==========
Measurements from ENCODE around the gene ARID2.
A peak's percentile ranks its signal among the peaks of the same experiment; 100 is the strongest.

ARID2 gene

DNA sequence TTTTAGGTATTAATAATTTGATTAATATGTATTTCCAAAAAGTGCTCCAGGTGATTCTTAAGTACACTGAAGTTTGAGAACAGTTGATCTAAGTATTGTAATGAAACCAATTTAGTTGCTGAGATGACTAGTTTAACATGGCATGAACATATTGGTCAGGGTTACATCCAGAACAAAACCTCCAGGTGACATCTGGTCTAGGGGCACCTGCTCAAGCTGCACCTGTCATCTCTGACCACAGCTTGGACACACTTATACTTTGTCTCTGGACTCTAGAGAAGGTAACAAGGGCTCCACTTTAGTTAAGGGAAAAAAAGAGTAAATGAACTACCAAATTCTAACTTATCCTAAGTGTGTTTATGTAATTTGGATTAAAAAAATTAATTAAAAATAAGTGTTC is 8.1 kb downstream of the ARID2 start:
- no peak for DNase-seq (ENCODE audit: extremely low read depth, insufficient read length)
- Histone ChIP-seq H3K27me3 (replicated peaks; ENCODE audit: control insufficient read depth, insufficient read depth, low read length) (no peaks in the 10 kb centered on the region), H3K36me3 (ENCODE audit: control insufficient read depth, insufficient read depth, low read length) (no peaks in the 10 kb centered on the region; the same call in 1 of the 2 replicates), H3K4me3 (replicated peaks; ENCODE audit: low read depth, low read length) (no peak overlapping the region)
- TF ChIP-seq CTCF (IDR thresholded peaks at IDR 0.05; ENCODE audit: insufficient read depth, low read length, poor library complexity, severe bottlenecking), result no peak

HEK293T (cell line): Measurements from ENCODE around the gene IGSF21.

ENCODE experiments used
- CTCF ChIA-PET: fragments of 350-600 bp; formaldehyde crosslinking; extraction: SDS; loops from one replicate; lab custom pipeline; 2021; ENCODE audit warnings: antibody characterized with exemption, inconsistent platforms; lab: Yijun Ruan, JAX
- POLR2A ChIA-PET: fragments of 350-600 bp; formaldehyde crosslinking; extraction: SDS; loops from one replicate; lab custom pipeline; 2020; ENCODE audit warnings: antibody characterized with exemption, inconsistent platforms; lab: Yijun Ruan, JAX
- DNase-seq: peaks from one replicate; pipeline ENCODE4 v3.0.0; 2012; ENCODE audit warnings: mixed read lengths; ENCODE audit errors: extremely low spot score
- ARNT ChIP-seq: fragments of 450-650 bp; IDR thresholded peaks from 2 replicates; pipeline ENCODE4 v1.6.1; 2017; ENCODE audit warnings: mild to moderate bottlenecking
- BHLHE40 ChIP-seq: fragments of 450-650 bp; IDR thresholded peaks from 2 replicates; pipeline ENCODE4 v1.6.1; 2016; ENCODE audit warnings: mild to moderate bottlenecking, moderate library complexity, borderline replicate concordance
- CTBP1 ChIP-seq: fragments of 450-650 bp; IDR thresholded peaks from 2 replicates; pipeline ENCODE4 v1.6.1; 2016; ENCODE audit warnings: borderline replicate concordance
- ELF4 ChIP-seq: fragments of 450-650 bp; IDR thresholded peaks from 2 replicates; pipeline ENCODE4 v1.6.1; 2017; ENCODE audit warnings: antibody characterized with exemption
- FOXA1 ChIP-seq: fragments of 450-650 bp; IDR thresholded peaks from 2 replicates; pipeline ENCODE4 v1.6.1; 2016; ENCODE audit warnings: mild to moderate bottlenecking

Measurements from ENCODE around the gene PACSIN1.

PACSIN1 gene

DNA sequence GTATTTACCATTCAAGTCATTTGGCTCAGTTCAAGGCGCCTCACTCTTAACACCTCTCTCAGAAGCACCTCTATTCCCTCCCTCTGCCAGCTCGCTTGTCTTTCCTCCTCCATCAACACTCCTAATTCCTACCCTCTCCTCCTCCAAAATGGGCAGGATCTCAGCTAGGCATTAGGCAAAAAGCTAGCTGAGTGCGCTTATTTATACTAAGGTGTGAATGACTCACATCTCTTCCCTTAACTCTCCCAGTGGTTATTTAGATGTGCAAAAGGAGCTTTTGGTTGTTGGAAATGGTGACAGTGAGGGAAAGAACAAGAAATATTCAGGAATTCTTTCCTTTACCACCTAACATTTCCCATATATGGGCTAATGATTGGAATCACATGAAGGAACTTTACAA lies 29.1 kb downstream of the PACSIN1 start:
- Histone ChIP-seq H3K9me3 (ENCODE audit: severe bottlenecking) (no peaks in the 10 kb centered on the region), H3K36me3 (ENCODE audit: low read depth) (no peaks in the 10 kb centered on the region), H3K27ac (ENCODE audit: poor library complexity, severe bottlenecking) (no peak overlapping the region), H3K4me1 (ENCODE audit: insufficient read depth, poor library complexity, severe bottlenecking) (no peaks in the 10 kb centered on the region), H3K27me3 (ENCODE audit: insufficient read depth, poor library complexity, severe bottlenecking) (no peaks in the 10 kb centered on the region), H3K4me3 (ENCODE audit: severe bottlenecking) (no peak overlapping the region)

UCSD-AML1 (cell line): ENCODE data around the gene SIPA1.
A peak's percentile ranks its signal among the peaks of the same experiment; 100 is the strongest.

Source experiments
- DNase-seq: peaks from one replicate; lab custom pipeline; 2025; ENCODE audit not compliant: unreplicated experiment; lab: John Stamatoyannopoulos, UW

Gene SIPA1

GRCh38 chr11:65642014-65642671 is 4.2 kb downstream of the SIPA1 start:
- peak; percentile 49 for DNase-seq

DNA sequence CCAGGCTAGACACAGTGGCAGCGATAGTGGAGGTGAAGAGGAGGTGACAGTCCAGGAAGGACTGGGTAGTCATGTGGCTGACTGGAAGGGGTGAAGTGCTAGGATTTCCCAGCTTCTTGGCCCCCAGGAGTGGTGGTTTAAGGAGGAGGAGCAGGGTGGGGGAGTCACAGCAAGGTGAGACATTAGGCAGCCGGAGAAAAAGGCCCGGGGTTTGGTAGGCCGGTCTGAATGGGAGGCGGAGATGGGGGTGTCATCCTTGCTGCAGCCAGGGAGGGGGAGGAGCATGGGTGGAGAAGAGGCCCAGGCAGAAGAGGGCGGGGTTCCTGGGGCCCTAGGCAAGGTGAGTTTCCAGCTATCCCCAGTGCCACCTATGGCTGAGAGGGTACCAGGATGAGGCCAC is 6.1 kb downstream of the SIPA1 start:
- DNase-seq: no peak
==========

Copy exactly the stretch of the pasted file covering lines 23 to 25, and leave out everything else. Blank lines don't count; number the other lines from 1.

A peak's percentile ranks its signal among the peaks of the same experiment; 100 is the strongest.

Source experiments
- DNase-seq: peaks from one replicate; lab custom pipeline; 2025; ENCODE audit not compliant: unreplicated experiment; lab: John Stamatoyannopoulos, UW